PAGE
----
15 March 2017

Cycling in the Czech countryside

The Czech countryside is charmingly dotted with an incredible number of little churches, chapels, and religious monuments.


I'm starting to feel like something of an authority on them as I've passed an awful lot recently on my bike.


In case you skimmed the previous sentence, I'd just like to stress that this sightseeing has happened while I was cycling, on a bike, with my own two legs.

So, yes, this is just to confirm that I have joined the multitude of cyclists infesting Czech country lanes, March to November.  We mostly come in singles or doubles, but we are multitude and a not-insignificant source of irritation to most drivers.

There are fewer cyclists on the road when it's cold, wet, and windy, so on those days, we tend to nod at each other in a 'I acknowledge you and your hardcore ways' or, perhaps, 'I also have lots of chaos at home that I am skillfully avoiding'. I once got a passing 'Ahoj!' from a fellow escapee and I take that to mean I am a certified member of the club.

It's no wonder, really, that the Czech Republic has so many cyclists. The countryside is relatively flat, the climate is fairly predictable, Czechs tend to value being active outside, and, as mentioned previously, there are lots of interesting things to look at as you speed/huff by.

There is an increasingly more comprehensive network of cycle trails throughout the Czech Republic (Cycloserver shows them online and this helpful blog post talks about signage). Most of the trails follow a combination of country roads and paths through forests and across fields. Some of the marked cycle paths look suspiciously like just very muddy meadows.

I've been avoiding the non-paved trails since a particularly muddy November ride, but was back to the exceptionally-satisfying puddle dodging this weekend.

I was on something of a mission. Like I said earlier, there are lots of little religious monuments. Some are statues, but most are these mini-chapels which were built along roads, especially near crossroads, presumably to mark the roads and encourage reverent thoughts (as most don't seem to offer much in the way of shielding one from the elements).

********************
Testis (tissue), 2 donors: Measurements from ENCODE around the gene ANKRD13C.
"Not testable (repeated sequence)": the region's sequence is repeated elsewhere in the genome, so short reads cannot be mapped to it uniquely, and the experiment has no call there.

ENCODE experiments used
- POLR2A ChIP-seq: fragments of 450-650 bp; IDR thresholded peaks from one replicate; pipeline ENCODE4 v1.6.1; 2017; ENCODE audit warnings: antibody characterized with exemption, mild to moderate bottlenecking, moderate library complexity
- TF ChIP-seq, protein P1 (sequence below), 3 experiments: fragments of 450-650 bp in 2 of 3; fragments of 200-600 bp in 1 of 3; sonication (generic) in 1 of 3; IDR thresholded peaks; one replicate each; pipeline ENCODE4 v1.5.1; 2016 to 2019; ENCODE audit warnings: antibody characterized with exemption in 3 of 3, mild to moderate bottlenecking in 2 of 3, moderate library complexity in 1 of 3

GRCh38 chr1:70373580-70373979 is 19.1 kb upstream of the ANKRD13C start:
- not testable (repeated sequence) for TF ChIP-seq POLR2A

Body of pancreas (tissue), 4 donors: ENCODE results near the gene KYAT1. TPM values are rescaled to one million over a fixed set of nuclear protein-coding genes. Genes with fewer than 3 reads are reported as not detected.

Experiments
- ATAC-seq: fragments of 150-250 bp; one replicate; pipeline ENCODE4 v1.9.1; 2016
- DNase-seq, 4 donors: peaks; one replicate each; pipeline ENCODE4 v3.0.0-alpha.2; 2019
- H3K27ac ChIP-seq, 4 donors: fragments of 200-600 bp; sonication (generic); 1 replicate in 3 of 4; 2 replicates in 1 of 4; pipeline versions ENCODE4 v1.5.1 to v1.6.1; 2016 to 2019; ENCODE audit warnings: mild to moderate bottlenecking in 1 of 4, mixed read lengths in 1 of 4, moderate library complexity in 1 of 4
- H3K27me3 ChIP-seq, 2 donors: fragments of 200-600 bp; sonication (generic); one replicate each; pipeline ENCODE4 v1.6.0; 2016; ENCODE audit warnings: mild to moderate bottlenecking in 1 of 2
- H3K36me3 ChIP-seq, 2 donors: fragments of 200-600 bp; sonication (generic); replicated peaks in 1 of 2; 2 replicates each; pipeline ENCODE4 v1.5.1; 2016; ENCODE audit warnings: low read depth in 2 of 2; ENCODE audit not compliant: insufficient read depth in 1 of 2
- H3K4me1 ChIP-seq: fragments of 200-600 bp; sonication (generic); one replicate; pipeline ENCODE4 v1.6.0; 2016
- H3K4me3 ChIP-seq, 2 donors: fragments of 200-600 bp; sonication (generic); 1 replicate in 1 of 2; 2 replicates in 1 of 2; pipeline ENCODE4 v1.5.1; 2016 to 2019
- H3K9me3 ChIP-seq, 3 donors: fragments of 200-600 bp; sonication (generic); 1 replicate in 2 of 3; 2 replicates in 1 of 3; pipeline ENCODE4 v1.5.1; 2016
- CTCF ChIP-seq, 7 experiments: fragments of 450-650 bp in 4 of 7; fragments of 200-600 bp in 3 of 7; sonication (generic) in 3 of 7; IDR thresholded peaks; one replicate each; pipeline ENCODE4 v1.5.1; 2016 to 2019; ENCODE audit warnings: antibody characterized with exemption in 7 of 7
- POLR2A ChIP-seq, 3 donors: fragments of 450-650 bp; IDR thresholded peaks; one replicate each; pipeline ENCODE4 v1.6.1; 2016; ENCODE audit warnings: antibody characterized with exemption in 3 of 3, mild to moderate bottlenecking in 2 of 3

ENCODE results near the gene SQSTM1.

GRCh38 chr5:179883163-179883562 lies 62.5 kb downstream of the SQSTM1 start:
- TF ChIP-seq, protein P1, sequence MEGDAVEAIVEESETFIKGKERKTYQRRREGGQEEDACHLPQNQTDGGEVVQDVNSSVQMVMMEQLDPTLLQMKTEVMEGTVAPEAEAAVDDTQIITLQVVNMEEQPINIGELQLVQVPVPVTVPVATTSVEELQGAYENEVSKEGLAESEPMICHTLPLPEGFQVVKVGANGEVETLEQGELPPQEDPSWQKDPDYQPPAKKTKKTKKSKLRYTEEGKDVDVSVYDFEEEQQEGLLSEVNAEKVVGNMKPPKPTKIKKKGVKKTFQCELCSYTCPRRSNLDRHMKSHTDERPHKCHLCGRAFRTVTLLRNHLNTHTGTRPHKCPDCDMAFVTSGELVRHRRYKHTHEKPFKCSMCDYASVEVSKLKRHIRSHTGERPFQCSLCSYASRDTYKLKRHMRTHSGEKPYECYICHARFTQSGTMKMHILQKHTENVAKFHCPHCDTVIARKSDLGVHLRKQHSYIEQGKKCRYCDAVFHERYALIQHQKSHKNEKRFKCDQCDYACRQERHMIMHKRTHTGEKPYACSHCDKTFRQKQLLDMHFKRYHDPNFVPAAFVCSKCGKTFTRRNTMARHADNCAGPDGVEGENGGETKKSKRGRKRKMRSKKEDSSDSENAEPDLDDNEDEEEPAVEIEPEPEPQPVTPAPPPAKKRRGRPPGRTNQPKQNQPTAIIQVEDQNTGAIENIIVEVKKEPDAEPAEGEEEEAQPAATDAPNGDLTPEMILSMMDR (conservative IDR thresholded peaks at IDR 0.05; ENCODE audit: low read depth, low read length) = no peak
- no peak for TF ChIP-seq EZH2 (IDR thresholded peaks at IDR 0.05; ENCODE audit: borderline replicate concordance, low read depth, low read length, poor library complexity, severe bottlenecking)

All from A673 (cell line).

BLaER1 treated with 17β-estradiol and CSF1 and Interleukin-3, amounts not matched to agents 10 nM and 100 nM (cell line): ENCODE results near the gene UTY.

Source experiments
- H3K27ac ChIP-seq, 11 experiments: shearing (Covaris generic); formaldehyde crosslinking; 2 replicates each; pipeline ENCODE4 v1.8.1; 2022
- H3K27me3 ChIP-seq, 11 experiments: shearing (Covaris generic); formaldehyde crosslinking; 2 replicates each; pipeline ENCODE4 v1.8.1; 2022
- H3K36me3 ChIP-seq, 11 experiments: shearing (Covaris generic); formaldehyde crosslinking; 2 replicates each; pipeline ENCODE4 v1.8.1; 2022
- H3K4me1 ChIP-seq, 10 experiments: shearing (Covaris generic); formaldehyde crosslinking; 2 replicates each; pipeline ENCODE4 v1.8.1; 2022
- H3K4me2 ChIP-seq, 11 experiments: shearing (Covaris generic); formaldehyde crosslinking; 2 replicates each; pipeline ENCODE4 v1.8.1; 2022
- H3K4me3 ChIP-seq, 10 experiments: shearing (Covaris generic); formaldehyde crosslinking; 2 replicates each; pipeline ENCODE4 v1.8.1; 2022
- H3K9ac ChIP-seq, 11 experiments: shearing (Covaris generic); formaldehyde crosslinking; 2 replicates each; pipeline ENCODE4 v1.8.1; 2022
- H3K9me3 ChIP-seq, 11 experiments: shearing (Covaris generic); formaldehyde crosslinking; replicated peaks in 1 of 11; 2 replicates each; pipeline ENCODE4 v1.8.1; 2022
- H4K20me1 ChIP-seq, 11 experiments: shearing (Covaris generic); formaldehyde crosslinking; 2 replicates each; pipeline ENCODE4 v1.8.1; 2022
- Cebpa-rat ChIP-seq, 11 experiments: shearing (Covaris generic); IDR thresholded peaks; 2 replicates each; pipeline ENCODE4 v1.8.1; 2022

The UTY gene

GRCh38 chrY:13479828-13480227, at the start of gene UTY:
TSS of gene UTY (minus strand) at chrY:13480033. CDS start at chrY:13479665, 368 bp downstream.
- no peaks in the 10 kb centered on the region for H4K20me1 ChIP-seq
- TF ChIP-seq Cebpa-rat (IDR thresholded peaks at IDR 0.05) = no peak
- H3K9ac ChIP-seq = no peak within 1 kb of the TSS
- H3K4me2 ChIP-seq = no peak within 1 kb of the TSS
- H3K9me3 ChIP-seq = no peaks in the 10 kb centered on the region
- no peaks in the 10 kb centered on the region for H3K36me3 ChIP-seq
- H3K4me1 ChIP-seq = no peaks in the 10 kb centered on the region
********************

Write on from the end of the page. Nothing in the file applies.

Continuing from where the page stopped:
Late in November, before the snow came, I rode past one of these mini-chapels which was striking in its peculiarity. Most of the mini-chapels are painted white or in muted yellows, pinks, or reds. But this strange one was white with a bright blue alcove. Even stranger, it was in the middle of a field, nowhere near a recognizable road. If I remember correctly, it was dedicated to the Virgin Mary, which is also a deviation from the norm as most of the mini-chapels I've seen don't seem to have a named saint as their sponsor.

So, there I was, on a windy, wet November late afternoon, in the middle of a field which smelled very strongly of manure. And there, before me, this otherworldly chapel, white and bright.

I've been meaning to go back to see it again, maybe even to take a picture to prove that it actually exists. A few weekends ago (after the snow receded), I tried unsuccessfully to relocate it, but last weekend, having studiously combed through Google maps, I was ready to attempt my luck again.

'Podstavec soch sv. Salvátora' initially got my hopes up as St. Salvatore sounds like someone who would be worthy of a Southern European blue. After battling up a stone-and-mud track, though, it became apparent that, though nice, this was not the monument I was looking for.


The next mini-chapel seemed to be in the right place and the view from Google maps at least made the roof look similar. So, back on my bike and over yet more puddles and stones.

This chapel was so disappointingly weathered-white that I didn't even take a picture.

Perhaps I should have gotten more emotionally attached to a full-sized chapel.

The search continues next weekend - wish me luck!

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